Sunday, October 11, 2009


Horse-nettle, Solanum carolinense, along with earlier posts, has made an annual cycle here. Funny thing is that when I recently came across a large patch, I somehow thought it was a new species find. Actually thought the same thing about yesterday's Burdock too! :-)

For a serendipitous etymological angle, this article from Michael Quinion's weekly e-magazine, World Wide Words, arrived yesterday.

The little perennial topped the pernicious list of many a farmer of olden times, spreading furiously both by seed and root. Attempts to kill it off by uprooting it often caused it to spread. Agriculture and Life, in the following snippets, not only illustrated the usual methods of extermination but also offered advice for more thoughtful control:

"But these are the methods for the small patch and probably for the small farmer. For the infested farm of the larger farmer, good farming is the effective remedy. For this he must seek a rotation that will give him money—-making crops which are inimical to the persistence of the horse nettle. Perhaps nothing better can be suggested than alfalfa followed by corn or potatoes, and these in turn followed by oats and peas cut for hay and the ground again seeded to alfalfa. The alfalfa is cut three or four times in a summer."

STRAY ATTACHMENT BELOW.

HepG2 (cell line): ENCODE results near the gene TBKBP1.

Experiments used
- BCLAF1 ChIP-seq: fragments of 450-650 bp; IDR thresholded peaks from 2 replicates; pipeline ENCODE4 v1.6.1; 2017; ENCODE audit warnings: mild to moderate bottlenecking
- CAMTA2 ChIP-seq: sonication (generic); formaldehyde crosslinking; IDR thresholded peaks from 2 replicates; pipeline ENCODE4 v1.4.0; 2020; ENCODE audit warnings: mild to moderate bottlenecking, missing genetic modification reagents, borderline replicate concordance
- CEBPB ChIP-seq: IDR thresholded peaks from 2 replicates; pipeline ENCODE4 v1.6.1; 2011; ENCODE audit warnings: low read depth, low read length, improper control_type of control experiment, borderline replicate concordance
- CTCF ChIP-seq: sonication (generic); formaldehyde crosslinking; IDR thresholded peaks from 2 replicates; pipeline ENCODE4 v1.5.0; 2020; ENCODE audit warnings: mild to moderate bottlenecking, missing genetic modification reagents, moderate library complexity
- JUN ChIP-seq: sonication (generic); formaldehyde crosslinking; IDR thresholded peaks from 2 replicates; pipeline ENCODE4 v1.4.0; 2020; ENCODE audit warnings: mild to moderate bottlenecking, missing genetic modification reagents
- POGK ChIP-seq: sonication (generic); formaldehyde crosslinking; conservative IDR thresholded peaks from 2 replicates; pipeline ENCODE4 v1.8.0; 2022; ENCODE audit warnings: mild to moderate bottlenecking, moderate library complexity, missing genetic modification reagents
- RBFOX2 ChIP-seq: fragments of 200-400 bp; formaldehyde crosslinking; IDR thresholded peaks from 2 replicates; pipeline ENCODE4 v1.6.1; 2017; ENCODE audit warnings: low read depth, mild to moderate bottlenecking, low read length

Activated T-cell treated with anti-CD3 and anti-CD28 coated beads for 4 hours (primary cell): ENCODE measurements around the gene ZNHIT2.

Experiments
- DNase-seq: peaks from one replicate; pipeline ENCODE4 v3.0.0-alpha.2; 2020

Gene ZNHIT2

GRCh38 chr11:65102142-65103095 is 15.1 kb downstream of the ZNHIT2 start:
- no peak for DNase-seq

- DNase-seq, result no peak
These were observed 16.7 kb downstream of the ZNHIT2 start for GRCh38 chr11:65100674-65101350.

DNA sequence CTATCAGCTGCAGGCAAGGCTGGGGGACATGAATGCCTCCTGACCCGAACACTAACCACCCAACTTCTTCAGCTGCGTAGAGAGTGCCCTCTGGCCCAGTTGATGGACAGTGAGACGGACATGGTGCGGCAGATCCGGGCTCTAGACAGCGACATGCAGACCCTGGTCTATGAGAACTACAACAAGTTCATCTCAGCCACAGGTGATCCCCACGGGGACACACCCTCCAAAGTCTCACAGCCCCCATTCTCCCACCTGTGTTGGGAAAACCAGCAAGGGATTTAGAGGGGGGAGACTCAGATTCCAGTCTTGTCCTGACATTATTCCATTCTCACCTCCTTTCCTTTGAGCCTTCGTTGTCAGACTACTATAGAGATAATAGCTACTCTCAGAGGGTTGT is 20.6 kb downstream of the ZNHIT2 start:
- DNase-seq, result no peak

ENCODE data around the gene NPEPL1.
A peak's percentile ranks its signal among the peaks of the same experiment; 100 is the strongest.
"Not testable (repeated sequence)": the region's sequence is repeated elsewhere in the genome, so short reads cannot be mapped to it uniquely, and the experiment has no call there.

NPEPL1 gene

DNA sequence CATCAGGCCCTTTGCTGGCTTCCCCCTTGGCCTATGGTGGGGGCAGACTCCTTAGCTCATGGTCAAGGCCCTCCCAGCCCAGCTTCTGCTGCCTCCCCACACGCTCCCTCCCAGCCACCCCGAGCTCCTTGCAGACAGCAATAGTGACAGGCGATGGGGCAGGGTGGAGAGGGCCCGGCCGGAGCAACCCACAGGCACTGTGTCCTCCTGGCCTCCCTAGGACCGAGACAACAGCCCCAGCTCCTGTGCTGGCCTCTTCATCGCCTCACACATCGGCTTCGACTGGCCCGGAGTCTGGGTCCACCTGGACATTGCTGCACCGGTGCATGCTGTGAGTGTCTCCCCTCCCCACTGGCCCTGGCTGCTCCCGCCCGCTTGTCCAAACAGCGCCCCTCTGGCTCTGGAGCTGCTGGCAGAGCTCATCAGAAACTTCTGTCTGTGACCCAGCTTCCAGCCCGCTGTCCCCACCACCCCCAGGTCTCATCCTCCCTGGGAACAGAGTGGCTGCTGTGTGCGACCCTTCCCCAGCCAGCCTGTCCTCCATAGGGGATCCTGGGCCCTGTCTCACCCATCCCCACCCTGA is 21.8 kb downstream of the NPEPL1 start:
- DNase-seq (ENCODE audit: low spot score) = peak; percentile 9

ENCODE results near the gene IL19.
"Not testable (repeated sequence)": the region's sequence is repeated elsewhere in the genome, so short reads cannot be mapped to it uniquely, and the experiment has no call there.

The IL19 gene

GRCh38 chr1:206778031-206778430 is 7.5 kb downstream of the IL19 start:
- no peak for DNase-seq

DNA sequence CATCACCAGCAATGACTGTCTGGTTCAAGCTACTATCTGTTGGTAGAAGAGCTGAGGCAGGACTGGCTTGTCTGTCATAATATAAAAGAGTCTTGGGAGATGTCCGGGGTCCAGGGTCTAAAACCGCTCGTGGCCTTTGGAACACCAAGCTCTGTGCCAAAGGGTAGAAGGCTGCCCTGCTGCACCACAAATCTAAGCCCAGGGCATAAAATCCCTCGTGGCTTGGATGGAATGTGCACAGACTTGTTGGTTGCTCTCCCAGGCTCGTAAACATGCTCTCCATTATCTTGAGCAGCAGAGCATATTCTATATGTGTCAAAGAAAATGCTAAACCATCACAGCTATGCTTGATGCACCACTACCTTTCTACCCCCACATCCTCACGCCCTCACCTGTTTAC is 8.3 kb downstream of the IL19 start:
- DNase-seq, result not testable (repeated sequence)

"Another part of good farming is the securing each season of clean seeds, another is the attention to fence rows and corners to see that few if any plants go to seed there, and yet another farm practice is the seeing to it that weed seed is not brought on to the farm from neighboring places. This often requires that a man become a crank to see that the State laws for the mowing of weeds along the road-side are enforced. Many weed .seeds are scattered in manure and to prevent this it may be necessary to compost the manure. To prevent too heavy loss for the compost it may be necessary to mix with it land plaster or a calcium phosphate ground rock."

Cromwell, Arthur D. Agriculture and Life. Philadelphia, London, 1915. 265. Web. Google Book Search. 10 Oct 2009.

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